"I don't like what George Zimmerman did, and I hate that Trayvon Martin is dead."
If you feel you need to clarify that as a precursor to your commentary, you should probably reconsider what you're writing. Alas, the Washington Post's Richard Cohen did not, and left his audience with yet another racist piece.
His latest column argues that Zimmerman and the public are understandably afraid of young black men. He regards this as an unfortunate truth, but a truth nonetheless, and one that must be recognized to combat the violence problem in the United States. Never mind that statistics show that this "violence problem" has actually been decreasing, even amongst the young black male demographic which Cohen finds so frightening.
No doubt that Cohen thought he was being anti-politically correct, and courageously telling the truth that no one else would share. As he says, "Crime where it intersects with race is given the silent treatment. Everything else is discussed — and if it isn't, there's a Dr. Phil or an Oprah saying that it should be. Crime, though, is different. It is, like sex in the Victorian era (or the 1950s), an unmentionable but unmistakable part of life. We all know about it and take appropriate precaution but keep our mouths shut."
Yet as anyone with a Facebook newsfeed discovered after the verdict was announced in the Zimmerman case, people have had no qualms in voicing such opinions. The intersection of crime with race is discussed all the time.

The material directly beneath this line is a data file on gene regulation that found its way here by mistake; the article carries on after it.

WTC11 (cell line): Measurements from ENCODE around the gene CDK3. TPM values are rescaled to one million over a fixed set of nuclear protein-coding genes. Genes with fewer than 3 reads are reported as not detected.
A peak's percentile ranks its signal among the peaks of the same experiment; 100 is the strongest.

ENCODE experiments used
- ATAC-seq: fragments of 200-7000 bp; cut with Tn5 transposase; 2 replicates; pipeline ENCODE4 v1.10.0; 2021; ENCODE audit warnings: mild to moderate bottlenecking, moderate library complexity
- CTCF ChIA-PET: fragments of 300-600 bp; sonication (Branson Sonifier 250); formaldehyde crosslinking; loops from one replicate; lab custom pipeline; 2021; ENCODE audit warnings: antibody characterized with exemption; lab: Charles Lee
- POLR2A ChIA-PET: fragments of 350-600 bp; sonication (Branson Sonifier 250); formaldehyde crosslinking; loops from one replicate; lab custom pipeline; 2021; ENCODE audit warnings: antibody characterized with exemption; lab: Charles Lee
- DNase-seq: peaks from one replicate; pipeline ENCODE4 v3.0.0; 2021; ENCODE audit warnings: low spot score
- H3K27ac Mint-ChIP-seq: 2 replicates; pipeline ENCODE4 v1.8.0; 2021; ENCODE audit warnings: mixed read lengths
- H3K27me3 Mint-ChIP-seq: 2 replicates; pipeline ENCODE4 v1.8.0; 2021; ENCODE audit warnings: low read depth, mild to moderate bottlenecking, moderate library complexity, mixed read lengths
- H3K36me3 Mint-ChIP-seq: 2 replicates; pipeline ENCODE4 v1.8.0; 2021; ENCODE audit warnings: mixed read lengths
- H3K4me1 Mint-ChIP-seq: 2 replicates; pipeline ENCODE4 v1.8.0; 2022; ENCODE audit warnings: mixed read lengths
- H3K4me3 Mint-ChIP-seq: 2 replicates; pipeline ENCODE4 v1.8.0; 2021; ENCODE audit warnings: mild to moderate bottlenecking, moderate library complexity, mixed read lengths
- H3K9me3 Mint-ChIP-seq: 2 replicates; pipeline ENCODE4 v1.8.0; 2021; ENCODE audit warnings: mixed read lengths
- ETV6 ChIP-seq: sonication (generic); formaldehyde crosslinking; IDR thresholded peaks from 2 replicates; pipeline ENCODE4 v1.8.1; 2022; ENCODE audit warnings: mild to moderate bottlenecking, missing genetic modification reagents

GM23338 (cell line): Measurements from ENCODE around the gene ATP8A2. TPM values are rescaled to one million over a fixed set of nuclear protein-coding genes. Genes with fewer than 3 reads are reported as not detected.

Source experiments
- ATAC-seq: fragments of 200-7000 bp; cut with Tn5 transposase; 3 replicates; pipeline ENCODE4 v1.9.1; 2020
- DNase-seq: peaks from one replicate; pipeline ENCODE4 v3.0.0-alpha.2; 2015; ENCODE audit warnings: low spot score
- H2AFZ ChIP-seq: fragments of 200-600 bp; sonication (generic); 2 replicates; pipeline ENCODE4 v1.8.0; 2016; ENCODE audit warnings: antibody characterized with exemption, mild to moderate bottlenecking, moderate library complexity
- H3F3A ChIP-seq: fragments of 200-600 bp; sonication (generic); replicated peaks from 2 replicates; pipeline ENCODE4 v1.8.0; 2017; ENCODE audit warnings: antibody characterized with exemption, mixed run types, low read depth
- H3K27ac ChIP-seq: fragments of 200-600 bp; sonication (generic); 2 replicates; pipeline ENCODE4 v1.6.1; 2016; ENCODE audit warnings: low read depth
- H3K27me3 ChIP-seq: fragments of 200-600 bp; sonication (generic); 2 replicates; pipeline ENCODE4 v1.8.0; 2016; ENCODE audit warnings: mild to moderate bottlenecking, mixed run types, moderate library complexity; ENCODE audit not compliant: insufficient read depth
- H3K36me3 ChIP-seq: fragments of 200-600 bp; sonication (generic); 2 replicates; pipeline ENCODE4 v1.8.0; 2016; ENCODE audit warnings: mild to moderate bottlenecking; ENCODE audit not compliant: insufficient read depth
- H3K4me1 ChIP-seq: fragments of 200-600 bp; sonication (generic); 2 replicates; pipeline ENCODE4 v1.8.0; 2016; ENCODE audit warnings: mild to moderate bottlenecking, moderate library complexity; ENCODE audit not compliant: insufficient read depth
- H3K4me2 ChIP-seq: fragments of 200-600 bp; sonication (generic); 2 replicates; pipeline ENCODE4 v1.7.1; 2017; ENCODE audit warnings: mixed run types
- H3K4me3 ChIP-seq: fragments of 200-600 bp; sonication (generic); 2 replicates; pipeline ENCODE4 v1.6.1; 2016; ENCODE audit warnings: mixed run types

Cohen's piece is not groundbreaking or brave; it is simply a rehashing of racist views to justify racial profiling. He does this under the guise of concern for gun violence in the United States, but had this sincerely been his motive, he would have thoughtfully explored causes and possible solutions. Instead, he glazes over these issues, just saying, "For want of a better word, the problem is cultural, and it will be solved when the culture, somehow, is changed."
It's pretty clear to which culture he is referring.
On a final note, since Cohen is such a fan of statistics: most of the shootings perpetrated by young black males in New York are part of gang violence or personal disputes. Average citizens therefore have comparatively no need to fear attacks from random black men on the street — public mass shootings actually seem to be more of a white guy thing.
Cohen also fears the hoodie, as it is the uniform of thugs like this one.